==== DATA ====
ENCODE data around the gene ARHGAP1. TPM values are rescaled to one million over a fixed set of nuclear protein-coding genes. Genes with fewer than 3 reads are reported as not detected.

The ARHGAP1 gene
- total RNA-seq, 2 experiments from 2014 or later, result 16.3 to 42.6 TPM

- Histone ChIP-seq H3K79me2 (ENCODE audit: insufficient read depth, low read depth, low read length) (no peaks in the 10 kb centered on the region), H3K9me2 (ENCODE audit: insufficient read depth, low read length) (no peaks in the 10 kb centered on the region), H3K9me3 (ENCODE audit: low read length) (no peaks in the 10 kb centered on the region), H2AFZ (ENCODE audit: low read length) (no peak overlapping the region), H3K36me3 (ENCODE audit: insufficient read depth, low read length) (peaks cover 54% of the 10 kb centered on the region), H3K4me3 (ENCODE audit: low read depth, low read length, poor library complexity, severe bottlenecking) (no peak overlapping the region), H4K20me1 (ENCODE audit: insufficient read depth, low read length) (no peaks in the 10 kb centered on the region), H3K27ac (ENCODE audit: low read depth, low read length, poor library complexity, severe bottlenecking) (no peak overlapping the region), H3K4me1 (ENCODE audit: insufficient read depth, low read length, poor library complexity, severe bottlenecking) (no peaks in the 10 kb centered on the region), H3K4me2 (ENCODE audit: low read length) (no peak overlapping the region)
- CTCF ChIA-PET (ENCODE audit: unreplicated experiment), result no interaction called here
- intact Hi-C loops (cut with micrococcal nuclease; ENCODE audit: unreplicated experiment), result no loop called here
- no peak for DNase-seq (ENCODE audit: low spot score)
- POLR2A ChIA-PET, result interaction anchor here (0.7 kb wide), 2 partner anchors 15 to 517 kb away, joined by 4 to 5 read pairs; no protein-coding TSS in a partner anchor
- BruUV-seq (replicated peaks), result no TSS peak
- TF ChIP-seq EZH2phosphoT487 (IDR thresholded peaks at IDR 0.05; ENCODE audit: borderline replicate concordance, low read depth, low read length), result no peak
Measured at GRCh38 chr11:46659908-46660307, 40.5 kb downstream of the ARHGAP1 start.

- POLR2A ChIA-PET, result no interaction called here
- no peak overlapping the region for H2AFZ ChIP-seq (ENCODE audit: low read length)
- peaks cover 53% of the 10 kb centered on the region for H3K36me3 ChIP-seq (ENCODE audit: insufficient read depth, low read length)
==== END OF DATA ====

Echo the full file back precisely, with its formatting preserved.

ENCODE data around the gene ARHGAP1. TPM values are rescaled to one million over a fixed set of nuclear protein-coding genes. Genes with fewer than 3 reads are reported as not detected.

The ARHGAP1 gene
- total RNA-seq, 2 experiments from 2014 or later, result 16.3 to 42.6 TPM

- Histone ChIP-seq H3K79me2 (ENCODE audit: insufficient read depth, low read depth, low read length) (no peaks in the 10 kb centered on the region), H3K9me2 (ENCODE audit: insufficient read depth, low read length) (no peaks in the 10 kb centered on the region), H3K9me3 (ENCODE audit: low read length) (no peaks in the 10 kb centered on the region), H2AFZ (ENCODE audit: low read length) (no peak overlapping the region), H3K36me3 (ENCODE audit: insufficient read depth, low read length) (peaks cover 54% of the 10 kb centered on the region), H3K4me3 (ENCODE audit: low read depth, low read length, poor library complexity, severe bottlenecking) (no peak overlapping the region), H4K20me1 (ENCODE audit: insufficient read depth, low read length) (no peaks in the 10 kb centered on the region), H3K27ac (ENCODE audit: low read depth, low read length, poor library complexity, severe bottlenecking) (no peak overlapping the region), H3K4me1 (ENCODE audit: insufficient read depth, low read length, poor library complexity, severe bottlenecking) (no peaks in the 10 kb centered on the region), H3K4me2 (ENCODE audit: low read length) (no peak overlapping the region)
- CTCF ChIA-PET (ENCODE audit: unreplicated experiment), result no interaction called here
- intact Hi-C loops (cut with micrococcal nuclease; ENCODE audit: unreplicated experiment), result no loop called here
- no peak for DNase-seq (ENCODE audit: low spot score)
- POLR2A ChIA-PET, result interaction anchor here (0.7 kb wide), 2 partner anchors 15 to 517 kb away, joined by 4 to 5 read pairs; no protein-coding TSS in a partner anchor
- BruUV-seq (replicated peaks), result no TSS peak
- TF ChIP-seq EZH2phosphoT487 (IDR thresholded peaks at IDR 0.05; ENCODE audit: borderline replicate concordance, low read depth, low read length), result no peak
Measured at GRCh38 chr11:46659908-46660307, 40.5 kb downstream of the ARHGAP1 start.

- POLR2A ChIA-PET, result no interaction called here
- no peak overlapping the region for H2AFZ ChIP-seq (ENCODE audit: low read length)
- peaks cover 53% of the 10 kb centered on the region for H3K36me3 ChIP-seq (ENCODE audit: insufficient read depth, low read length)